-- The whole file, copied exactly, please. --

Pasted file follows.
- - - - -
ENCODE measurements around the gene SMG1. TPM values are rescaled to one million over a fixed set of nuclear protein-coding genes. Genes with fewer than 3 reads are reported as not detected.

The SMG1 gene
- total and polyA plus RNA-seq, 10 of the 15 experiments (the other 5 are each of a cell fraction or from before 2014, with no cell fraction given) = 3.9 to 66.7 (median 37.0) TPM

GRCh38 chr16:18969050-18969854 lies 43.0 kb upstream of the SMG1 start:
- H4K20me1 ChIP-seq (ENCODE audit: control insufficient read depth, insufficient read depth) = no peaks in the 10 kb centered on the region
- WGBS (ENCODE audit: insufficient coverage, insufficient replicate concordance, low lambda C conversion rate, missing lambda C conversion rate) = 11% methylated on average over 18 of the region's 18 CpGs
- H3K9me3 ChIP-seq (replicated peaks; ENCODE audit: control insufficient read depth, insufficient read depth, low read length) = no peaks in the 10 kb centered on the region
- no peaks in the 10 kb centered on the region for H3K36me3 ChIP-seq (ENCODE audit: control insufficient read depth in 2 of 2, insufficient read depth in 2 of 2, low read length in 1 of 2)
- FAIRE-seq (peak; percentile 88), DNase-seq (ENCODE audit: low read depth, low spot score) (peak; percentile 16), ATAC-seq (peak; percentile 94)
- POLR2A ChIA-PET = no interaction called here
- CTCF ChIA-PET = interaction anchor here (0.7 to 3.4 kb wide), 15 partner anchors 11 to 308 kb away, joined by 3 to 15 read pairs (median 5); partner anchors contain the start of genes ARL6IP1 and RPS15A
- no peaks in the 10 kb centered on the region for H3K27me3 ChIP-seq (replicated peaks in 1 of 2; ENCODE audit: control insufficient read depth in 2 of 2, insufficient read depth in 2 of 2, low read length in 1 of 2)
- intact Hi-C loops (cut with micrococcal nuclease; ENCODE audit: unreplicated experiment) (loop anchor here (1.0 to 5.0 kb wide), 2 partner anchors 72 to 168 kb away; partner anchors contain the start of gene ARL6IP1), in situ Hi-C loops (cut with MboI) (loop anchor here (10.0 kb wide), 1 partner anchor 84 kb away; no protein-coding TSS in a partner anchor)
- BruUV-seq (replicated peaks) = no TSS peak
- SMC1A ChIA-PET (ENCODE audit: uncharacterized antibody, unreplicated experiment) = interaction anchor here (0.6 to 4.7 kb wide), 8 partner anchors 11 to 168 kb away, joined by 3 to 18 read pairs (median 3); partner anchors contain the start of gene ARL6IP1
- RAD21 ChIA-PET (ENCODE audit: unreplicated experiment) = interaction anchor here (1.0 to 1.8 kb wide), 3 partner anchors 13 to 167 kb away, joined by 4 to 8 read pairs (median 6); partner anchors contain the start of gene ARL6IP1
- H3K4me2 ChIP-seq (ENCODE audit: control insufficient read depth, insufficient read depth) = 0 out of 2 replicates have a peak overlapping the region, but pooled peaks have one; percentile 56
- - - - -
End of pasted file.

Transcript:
ENCODE measurements around the gene SMG1. TPM values are rescaled to one million over a fixed set of nuclear protein-coding genes. Genes with fewer than 3 reads are reported as not detected.

The SMG1 gene
- total and polyA plus RNA-seq, 10 of the 15 experiments (the other 5 are each of a cell fraction or from before 2014, with no cell fraction given) = 3.9 to 66.7 (median 37.0) TPM

GRCh38 chr16:18969050-18969854 lies 43.0 kb upstream of the SMG1 start:
- H4K20me1 ChIP-seq (ENCODE audit: control insufficient read depth, insufficient read depth) = no peaks in the 10 kb centered on the region
- WGBS (ENCODE audit: insufficient coverage, insufficient replicate concordance, low lambda C conversion rate, missing lambda C conversion rate) = 11% methylated on average over 18 of the region's 18 CpGs
- H3K9me3 ChIP-seq (replicated peaks; ENCODE audit: control insufficient read depth, insufficient read depth, low read length) = no peaks in the 10 kb centered on the region
- no peaks in the 10 kb centered on the region for H3K36me3 ChIP-seq (ENCODE audit: control insufficient read depth in 2 of 2, insufficient read depth in 2 of 2, low read length in 1 of 2)
- FAIRE-seq (peak; percentile 88), DNase-seq (ENCODE audit: low read depth, low spot score) (peak; percentile 16), ATAC-seq (peak; percentile 94)
- POLR2A ChIA-PET = no interaction called here
- CTCF ChIA-PET = interaction anchor here (0.7 to 3.4 kb wide), 15 partner anchors 11 to 308 kb away, joined by 3 to 15 read pairs (median 5); partner anchors contain the start of genes ARL6IP1 and RPS15A
- no peaks in the 10 kb centered on the region for H3K27me3 ChIP-seq (replicated peaks in 1 of 2; ENCODE audit: control insufficient read depth in 2 of 2, insufficient read depth in 2 of 2, low read length in 1 of 2)
- intact Hi-C loops (cut with micrococcal nuclease; ENCODE audit: unreplicated experiment) (loop anchor here (1.0 to 5.0 kb wide), 2 partner anchors 72 to 168 kb away; partner anchors contain the start of gene ARL6IP1), in situ Hi-C loops (cut with MboI) (loop anchor here (10.0 kb wide), 1 partner anchor 84 kb away; no protein-coding TSS in a partner anchor)
- BruUV-seq (replicated peaks) = no TSS peak
- SMC1A ChIA-PET (ENCODE audit: uncharacterized antibody, unreplicated experiment) = interaction anchor here (0.6 to 4.7 kb wide), 8 partner anchors 11 to 168 kb away, joined by 3 to 18 read pairs (median 3); partner anchors contain the start of gene ARL6IP1
- RAD21 ChIA-PET (ENCODE audit: unreplicated experiment) = interaction anchor here (1.0 to 1.8 kb wide), 3 partner anchors 13 to 167 kb away, joined by 4 to 8 read pairs (median 6); partner anchors contain the start of gene ARL6IP1
- H3K4me2 ChIP-seq (ENCODE audit: control insufficient read depth, insufficient read depth) = 0 out of 2 replicates have a peak overlapping the region, but pooled peaks have one; percentile 56